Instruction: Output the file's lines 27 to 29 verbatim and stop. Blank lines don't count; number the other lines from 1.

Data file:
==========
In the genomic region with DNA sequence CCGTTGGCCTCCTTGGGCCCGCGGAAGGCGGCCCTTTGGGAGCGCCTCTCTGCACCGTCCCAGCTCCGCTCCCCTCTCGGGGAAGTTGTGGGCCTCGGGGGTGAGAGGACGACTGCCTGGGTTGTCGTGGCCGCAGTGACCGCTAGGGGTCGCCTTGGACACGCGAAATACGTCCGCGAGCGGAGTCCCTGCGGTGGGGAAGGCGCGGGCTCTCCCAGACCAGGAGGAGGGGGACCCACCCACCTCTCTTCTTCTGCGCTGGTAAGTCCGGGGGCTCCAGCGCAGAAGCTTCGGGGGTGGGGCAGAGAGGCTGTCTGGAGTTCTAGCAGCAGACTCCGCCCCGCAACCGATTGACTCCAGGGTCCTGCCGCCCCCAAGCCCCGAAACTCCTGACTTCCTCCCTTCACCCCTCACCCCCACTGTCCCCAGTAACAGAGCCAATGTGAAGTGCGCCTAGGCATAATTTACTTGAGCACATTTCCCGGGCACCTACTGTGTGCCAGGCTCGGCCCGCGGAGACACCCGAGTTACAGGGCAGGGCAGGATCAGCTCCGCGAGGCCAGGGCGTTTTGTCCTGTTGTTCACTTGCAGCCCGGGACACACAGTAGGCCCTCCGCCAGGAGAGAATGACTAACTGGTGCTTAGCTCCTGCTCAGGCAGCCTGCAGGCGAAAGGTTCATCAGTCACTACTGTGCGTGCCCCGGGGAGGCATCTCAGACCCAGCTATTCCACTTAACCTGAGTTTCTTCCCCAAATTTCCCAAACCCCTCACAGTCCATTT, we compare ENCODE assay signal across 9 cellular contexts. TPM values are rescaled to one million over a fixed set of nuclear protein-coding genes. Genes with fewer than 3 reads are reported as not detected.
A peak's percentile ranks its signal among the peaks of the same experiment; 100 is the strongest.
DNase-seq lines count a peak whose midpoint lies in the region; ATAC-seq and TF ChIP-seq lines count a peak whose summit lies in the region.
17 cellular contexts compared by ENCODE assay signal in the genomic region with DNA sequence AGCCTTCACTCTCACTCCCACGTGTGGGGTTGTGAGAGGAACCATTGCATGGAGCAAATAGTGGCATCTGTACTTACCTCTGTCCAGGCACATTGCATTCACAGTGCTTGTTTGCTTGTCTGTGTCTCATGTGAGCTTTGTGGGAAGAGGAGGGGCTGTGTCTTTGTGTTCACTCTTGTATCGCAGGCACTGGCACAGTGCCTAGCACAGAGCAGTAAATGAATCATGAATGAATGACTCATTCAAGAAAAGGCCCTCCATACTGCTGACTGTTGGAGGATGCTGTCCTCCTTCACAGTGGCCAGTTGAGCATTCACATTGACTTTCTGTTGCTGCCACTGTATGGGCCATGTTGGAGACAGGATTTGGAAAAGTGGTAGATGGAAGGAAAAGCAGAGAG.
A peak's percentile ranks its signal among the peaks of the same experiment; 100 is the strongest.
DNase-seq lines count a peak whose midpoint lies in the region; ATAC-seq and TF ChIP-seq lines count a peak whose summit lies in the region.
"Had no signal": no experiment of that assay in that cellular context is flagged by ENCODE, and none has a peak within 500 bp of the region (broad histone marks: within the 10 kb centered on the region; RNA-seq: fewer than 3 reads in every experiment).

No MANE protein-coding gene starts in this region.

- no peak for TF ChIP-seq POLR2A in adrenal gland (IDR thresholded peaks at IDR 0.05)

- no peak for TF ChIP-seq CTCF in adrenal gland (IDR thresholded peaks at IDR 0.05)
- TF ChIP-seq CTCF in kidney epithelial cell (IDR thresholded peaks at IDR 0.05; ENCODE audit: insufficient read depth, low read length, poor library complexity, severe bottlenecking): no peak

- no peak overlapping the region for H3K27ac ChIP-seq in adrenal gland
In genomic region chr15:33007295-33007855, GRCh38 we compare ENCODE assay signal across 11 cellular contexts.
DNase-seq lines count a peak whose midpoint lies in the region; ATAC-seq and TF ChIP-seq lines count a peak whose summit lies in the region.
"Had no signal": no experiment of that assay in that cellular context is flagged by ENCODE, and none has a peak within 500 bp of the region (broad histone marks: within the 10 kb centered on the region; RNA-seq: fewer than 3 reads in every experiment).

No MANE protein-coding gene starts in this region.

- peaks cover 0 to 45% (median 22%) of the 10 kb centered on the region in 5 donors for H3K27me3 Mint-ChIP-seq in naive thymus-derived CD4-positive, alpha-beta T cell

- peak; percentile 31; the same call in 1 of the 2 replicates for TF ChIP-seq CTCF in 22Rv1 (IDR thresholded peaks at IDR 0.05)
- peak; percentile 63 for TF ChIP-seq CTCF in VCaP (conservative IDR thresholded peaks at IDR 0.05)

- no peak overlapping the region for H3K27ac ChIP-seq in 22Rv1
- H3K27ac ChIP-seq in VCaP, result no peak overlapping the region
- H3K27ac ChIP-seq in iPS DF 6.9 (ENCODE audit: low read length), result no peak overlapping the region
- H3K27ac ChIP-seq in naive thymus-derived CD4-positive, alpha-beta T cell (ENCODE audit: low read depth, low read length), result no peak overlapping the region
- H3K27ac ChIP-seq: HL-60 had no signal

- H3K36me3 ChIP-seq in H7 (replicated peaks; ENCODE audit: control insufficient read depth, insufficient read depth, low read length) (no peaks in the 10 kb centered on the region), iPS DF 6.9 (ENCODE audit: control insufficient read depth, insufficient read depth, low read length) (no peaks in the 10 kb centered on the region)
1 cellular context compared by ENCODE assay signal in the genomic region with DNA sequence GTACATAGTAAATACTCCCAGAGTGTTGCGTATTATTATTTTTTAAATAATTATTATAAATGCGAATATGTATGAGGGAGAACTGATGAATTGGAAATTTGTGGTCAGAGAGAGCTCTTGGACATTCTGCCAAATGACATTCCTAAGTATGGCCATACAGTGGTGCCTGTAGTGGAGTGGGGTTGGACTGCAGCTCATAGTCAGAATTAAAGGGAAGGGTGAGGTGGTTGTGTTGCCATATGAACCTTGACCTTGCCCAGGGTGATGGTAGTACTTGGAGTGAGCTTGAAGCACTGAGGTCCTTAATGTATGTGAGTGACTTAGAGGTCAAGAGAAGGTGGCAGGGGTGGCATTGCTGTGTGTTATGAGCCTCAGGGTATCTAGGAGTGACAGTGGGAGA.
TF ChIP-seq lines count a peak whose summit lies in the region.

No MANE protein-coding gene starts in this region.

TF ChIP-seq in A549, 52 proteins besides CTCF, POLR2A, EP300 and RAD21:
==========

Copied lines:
TF ChIP-seq lines count a peak whose summit lies in the region.

No MANE protein-coding gene starts in this region.

TF ChIP-seq in A549, 52 proteins besides CTCF, POLR2A, EP300 and RAD21: